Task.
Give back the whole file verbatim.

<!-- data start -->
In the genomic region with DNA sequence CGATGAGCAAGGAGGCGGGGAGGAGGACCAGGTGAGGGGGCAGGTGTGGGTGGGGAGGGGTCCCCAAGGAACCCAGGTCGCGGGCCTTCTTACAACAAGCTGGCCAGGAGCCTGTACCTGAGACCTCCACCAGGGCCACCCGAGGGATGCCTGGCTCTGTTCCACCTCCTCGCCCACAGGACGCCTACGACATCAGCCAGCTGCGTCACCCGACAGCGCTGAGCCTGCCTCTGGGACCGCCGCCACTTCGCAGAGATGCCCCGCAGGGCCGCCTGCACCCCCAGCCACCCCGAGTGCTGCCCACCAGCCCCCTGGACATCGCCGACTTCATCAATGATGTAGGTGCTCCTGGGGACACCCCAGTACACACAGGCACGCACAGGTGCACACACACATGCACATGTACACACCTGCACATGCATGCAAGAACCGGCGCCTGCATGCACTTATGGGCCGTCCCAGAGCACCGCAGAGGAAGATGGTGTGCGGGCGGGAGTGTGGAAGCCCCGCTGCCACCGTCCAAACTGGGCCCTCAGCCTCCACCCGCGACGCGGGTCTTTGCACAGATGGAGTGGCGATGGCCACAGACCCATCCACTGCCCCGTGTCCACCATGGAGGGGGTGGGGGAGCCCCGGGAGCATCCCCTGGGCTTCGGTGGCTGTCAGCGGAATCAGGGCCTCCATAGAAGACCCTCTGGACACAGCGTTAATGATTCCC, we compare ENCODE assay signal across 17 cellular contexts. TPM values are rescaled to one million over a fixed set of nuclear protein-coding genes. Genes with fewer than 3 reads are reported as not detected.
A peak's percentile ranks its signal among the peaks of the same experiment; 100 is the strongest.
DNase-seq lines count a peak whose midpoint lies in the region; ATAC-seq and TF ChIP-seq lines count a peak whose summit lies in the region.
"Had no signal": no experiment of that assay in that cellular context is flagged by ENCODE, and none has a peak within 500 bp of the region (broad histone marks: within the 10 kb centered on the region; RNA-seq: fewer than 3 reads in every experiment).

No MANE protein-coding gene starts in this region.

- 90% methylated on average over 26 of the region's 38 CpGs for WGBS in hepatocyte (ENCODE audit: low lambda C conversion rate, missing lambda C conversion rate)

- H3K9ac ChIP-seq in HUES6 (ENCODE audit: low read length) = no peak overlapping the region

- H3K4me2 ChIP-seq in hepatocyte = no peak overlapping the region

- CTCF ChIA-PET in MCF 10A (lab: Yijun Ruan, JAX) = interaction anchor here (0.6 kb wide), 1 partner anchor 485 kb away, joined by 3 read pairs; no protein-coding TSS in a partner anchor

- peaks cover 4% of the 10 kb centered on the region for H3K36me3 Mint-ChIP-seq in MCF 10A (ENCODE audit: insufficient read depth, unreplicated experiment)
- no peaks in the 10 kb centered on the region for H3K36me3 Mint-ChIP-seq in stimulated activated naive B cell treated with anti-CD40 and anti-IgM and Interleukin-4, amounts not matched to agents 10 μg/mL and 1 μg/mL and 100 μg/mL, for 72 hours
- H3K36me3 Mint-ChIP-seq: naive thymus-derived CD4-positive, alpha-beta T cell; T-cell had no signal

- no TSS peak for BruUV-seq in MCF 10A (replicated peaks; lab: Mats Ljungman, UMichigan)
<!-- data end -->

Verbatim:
In the genomic region with DNA sequence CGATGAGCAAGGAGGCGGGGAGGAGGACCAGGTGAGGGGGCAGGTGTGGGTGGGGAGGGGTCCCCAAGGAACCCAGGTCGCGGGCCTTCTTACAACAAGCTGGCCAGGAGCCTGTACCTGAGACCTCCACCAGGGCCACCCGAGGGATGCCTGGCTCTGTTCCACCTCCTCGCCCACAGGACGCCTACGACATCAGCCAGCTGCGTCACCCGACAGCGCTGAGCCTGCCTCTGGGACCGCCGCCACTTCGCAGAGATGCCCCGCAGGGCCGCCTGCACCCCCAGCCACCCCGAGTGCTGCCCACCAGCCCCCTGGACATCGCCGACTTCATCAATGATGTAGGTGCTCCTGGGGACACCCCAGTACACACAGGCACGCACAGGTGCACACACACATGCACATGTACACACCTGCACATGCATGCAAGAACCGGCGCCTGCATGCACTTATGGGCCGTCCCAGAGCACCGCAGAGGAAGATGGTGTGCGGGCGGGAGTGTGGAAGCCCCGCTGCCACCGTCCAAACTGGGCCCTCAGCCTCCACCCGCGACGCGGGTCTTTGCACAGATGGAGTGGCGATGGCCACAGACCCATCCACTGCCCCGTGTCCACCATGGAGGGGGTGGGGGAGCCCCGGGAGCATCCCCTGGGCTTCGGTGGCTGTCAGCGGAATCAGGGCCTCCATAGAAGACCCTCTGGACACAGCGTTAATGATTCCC, we compare ENCODE assay signal across 17 cellular contexts. TPM values are rescaled to one million over a fixed set of nuclear protein-coding genes. Genes with fewer than 3 reads are reported as not detected.
A peak's percentile ranks its signal among the peaks of the same experiment; 100 is the strongest.
DNase-seq lines count a peak whose midpoint lies in the region; ATAC-seq and TF ChIP-seq lines count a peak whose summit lies in the region.
"Had no signal": no experiment of that assay in that cellular context is flagged by ENCODE, and none has a peak within 500 bp of the region (broad histone marks: within the 10 kb centered on the region; RNA-seq: fewer than 3 reads in every experiment).

No MANE protein-coding gene starts in this region.

- 90% methylated on average over 26 of the region's 38 CpGs for WGBS in hepatocyte (ENCODE audit: low lambda C conversion rate, missing lambda C conversion rate)

- H3K9ac ChIP-seq in HUES6 (ENCODE audit: low read length) = no peak overlapping the region

- H3K4me2 ChIP-seq in hepatocyte = no peak overlapping the region

- CTCF ChIA-PET in MCF 10A (lab: Yijun Ruan, JAX) = interaction anchor here (0.6 kb wide), 1 partner anchor 485 kb away, joined by 3 read pairs; no protein-coding TSS in a partner anchor

- peaks cover 4% of the 10 kb centered on the region for H3K36me3 Mint-ChIP-seq in MCF 10A (ENCODE audit: insufficient read depth, unreplicated experiment)
- no peaks in the 10 kb centered on the region for H3K36me3 Mint-ChIP-seq in stimulated activated naive B cell treated with anti-CD40 and anti-IgM and Interleukin-4, amounts not matched to agents 10 μg/mL and 1 μg/mL and 100 μg/mL, for 72 hours
- H3K36me3 Mint-ChIP-seq: naive thymus-derived CD4-positive, alpha-beta T cell; T-cell had no signal

- no TSS peak for BruUV-seq in MCF 10A (replicated peaks; lab: Mats Ljungman, UMichigan)